If you want your story to be inspiring and interesting and valuable to other people – you have to make it about more than what happened when. A good story is not a history report as ESPN professional sports storyteller and executive producer Mike Baltierra told us on the Athlete Story Podcast in the beginning of the year.

I feel inspired to bring this up again. Why ?

Because I just finished the book « Off Balance.» It’s a memoire of US Olympic gymnast and gold medalist Dominique Moceanu. I would have loved to say, I couldn’t put the book down – but I listened to it on Audible.

I was really captivated all the way through as Dominique read her own book out loud.

(I’m still a slow reader – and now a glasses-wearing one, so I’m a big fan audiobooks. And it’s even better when the author reads it herself.)

So it got me thinking again about what makes an athlete story great

I mean, we already know that Dominique Moceanu eventually won Olympic Gold, so that kind of suspense is not in play. I actually think the book would have been just as good had she not won the medal because she really didn’t put the emphasis on that.

It’s more the intimacy, the journey, the atmosphere, the time we get to spend with her and share her experience to some degree. We almost learn the lessons she did through her experience. This is what makes it relatable even if you’re not really into sports.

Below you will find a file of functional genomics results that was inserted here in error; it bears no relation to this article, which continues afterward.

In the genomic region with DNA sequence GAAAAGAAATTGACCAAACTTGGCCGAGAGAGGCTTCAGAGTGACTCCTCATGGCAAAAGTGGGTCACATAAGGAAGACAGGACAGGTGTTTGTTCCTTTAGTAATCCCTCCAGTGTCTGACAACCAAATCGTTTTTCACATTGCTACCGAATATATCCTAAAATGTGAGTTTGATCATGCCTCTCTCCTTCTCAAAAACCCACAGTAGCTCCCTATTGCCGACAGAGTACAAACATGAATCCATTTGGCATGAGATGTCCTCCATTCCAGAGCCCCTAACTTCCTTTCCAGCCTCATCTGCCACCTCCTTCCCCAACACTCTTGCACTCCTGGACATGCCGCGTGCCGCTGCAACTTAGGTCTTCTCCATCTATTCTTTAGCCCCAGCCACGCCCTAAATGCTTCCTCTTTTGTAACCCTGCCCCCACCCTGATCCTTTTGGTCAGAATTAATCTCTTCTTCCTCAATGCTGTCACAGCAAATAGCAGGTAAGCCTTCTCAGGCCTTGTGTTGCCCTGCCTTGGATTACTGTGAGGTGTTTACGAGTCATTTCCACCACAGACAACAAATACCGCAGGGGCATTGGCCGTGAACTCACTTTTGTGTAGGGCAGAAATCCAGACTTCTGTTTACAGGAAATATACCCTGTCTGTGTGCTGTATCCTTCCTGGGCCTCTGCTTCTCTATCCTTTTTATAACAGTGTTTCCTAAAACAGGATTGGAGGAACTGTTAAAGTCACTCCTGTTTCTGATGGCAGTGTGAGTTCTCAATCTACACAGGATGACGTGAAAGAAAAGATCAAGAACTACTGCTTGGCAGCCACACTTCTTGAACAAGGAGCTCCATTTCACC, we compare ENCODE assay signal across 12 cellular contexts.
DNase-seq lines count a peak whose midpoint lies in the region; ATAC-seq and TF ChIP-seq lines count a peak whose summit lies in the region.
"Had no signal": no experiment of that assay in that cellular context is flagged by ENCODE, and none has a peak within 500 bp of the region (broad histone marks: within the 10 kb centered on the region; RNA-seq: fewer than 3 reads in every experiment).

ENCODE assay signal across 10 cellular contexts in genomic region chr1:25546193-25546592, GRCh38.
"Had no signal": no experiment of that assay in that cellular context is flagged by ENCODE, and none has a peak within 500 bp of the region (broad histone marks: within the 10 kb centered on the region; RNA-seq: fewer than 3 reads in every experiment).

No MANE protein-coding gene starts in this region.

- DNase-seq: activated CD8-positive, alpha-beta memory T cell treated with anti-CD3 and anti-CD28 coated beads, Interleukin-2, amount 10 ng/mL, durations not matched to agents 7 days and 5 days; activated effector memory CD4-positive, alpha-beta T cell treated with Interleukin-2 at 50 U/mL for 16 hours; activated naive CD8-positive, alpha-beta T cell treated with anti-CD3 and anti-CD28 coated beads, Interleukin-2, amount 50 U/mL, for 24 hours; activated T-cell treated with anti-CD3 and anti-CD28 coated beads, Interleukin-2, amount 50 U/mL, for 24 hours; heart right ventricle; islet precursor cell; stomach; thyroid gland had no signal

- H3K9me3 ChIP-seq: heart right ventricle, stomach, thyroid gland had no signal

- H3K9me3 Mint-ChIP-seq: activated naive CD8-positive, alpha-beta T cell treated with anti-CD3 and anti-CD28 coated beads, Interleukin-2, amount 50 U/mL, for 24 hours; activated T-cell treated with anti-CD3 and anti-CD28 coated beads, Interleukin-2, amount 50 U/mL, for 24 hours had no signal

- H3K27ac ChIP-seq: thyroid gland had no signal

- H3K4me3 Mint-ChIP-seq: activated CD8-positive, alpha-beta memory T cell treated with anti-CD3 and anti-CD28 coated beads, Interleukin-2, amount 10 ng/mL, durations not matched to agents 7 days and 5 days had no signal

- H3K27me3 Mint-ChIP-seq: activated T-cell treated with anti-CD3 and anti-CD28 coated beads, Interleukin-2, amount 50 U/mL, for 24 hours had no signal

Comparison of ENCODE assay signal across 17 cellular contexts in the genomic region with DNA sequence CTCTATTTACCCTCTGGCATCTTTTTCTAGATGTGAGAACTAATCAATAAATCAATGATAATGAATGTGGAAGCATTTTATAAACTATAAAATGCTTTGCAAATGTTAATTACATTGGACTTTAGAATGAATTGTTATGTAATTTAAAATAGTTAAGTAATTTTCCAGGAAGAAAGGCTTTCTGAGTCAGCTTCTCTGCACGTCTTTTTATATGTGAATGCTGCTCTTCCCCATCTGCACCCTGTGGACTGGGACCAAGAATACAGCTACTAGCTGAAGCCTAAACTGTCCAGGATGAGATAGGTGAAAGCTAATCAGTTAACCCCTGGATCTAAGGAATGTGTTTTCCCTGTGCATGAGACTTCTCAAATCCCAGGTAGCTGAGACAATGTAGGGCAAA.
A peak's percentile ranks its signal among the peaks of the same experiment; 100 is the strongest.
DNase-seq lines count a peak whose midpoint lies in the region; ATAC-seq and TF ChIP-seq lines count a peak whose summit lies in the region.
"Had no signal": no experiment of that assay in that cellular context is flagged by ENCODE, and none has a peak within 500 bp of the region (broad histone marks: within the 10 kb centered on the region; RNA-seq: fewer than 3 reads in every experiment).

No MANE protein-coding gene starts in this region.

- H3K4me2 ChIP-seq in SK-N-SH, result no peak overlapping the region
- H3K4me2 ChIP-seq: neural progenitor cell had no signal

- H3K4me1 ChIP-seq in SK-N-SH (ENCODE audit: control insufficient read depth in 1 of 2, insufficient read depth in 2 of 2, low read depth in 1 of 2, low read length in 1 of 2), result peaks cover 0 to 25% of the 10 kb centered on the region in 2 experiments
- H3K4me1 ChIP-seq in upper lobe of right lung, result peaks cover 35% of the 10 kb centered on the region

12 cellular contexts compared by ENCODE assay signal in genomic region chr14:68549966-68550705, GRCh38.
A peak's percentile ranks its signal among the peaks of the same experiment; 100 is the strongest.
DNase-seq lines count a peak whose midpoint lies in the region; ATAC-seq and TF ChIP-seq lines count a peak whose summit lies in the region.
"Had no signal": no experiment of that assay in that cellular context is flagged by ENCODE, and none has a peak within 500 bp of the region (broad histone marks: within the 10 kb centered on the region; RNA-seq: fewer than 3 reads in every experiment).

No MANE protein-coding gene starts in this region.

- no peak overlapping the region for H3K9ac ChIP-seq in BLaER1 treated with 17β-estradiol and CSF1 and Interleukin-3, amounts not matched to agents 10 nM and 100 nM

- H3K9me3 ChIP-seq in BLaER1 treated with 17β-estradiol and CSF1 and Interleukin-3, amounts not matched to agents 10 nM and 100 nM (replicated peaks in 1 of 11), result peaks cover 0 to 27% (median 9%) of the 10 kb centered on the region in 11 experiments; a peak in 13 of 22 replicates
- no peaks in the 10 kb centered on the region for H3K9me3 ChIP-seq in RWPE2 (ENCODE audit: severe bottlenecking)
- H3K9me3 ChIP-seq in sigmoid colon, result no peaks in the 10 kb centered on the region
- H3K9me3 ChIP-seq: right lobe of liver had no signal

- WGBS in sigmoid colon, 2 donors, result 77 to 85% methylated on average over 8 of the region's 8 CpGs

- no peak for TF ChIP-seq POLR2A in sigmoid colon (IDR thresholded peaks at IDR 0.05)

So how do you create that when sharing something from your own athlete story?

I’m no storytelling expert but to me it’s in the little details. Describing a glance, a reflection a comment or even a lack of a comment.

It’s also in details about other people involved in your story. Who are they, what’s their relation to you, why are they important to the story you’re telling.

This is probably the most overlooked when athletes share their stories. It’s also a little delicate because how much can you share about other people. But stories with only one character are hard to make real and relatable. That’s just not how life is.

So think about this next time, you are about to share some of your story. Let us in just a little bit. Let us see some more pieces of the puzzle. You decide which. And don’t assume we know. We might know some of the facts but a good story is about more than listing the facts. Take us to the setting, let us understand what’s at stake, who’s involved and then how you went about the challenge at hand.

In the next episode on Athlete Story we’ll be meeting a filmmaker for a chat about her upcoming sports documentary called After The Game. Can’t wit to bring it to you !